Now, I'd like to note that the mainstream media article I linked to did not claim heavy metals were dangerously high in supplements.  That really was my point.  Mentioning vaccines was merely to point out that, if it's methyl mercury we're talking about and if the only acceptable level of mercury is none, then it fascinates me that an organization with antivaxxers on its board of directors is a little odd.  I'm curious why mercury is okay in supplements, but not in vaccines.  Also, why not regulate herbal remedies that claim cures?  Where's the harm in that?  If it works, they've nothing to fear. 

The other point is that herbal supplements is a $4 billion dollar industry in the US alone.  Do you really think this industry is any more or less likely to value the bottom line than the pharmaceutical industry?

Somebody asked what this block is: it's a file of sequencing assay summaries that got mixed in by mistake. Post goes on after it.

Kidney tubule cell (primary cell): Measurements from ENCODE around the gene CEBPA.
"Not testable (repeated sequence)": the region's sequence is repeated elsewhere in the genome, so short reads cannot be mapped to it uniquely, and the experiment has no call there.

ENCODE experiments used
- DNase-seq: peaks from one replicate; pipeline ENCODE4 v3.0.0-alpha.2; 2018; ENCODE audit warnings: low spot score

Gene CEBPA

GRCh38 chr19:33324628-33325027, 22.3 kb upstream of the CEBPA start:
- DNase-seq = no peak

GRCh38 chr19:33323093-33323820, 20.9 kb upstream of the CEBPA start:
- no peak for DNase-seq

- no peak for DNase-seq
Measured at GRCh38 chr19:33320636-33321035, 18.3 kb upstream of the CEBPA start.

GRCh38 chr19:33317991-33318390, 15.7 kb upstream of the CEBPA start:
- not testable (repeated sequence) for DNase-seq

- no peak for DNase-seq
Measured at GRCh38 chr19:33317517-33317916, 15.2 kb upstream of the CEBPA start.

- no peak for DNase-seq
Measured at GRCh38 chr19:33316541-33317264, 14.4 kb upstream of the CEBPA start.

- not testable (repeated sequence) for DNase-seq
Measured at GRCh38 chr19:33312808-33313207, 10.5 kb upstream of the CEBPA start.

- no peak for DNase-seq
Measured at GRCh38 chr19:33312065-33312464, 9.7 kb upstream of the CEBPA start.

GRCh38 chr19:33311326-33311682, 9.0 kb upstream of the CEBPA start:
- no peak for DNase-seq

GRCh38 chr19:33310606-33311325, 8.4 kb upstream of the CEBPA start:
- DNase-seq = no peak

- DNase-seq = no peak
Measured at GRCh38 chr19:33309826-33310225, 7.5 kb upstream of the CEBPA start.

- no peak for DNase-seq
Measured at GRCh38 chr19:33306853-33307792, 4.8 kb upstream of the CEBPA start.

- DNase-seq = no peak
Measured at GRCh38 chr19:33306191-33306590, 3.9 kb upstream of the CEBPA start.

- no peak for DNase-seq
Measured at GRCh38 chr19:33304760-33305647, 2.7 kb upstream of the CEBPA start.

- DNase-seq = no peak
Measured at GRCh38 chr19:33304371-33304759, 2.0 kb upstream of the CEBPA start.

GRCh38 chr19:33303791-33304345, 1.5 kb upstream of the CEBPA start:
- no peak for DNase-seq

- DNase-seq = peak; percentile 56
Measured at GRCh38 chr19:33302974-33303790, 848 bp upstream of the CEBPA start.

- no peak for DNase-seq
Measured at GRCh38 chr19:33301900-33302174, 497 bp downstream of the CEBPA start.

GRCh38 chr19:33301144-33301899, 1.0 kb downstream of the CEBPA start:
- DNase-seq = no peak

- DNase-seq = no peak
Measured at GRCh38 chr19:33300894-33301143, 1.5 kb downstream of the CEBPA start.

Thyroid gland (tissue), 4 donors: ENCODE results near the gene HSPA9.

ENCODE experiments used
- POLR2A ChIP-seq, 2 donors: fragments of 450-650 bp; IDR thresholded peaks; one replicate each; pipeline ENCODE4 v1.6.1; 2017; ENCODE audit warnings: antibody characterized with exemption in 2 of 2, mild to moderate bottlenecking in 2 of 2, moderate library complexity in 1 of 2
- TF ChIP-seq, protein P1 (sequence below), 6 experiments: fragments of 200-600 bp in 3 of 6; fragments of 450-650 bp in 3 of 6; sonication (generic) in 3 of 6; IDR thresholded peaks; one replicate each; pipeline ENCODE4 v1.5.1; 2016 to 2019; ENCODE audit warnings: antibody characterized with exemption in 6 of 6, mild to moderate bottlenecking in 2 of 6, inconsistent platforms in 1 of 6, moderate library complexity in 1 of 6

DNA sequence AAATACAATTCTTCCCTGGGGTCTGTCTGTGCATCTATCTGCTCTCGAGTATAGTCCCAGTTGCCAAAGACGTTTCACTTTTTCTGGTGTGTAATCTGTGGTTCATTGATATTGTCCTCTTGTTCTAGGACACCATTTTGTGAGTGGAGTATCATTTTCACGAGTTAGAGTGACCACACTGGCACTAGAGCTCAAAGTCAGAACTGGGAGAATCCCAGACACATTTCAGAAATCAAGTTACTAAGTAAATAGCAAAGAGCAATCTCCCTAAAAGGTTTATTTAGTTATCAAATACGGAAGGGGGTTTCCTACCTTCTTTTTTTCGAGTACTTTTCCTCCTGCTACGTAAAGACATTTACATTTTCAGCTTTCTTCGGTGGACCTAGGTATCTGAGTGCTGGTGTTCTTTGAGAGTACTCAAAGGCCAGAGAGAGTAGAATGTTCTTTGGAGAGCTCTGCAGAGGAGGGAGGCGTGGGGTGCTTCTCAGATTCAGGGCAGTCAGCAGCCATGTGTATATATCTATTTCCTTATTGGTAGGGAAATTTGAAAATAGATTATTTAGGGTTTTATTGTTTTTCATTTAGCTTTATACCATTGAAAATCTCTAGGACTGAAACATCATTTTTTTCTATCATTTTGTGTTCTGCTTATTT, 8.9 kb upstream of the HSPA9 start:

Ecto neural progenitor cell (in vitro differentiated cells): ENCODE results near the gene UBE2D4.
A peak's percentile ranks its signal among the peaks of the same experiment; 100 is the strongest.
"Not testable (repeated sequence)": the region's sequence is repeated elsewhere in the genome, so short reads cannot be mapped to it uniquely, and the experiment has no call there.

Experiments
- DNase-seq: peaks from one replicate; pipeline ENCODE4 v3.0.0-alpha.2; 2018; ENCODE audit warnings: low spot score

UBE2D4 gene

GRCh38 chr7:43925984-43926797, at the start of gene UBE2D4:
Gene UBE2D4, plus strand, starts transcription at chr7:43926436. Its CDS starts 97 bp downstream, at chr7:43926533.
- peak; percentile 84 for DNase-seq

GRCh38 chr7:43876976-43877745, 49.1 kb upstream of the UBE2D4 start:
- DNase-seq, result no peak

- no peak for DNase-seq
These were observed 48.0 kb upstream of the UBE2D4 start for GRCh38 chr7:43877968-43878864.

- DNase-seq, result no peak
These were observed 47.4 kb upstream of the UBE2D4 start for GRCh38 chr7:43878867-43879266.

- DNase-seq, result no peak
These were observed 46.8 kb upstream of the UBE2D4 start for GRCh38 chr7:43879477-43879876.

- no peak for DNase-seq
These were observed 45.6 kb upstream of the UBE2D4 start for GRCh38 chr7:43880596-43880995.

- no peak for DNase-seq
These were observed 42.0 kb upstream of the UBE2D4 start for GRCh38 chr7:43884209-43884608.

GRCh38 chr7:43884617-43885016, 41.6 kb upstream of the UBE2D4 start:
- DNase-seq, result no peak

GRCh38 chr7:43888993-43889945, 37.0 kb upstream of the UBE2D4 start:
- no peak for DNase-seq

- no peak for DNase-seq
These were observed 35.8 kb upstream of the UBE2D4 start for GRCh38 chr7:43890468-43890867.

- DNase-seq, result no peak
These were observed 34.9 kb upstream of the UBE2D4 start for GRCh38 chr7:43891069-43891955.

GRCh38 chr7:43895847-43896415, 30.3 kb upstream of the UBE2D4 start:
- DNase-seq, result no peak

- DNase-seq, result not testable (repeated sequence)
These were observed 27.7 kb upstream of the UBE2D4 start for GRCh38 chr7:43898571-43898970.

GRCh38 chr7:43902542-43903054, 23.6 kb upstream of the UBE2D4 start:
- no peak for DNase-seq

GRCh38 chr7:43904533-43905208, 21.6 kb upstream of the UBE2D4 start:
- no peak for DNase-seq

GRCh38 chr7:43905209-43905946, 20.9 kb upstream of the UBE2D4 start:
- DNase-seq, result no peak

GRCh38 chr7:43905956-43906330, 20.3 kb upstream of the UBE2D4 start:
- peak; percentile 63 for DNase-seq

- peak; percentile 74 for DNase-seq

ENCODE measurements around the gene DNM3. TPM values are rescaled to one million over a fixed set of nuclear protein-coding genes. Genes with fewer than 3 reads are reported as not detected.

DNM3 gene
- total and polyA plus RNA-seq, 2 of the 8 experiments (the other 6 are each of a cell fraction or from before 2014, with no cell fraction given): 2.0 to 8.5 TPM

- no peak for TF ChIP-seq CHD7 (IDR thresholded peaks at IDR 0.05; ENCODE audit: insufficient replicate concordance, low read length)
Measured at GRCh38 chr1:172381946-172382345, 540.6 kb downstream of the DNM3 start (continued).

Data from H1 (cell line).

Oh, and nice gambit on the "apologist for BigPharma" bit.  But I make no excuses for them - I simply don't make excuses for the other guys either.

BTW, how much do you know about ANH-USA?  Are you sure they're not a front organization?  Lots of industries use them, you know.


Sure, I agree - the ANH represents natural health products, and is therefore suspect of pandering to money. However, the $4 billion per year is peanuts compared to PharmaGiants profits, so if you are suggesting a "ratio of money to corruption", I would take you on! {sorry, I don't mean to sound threatening}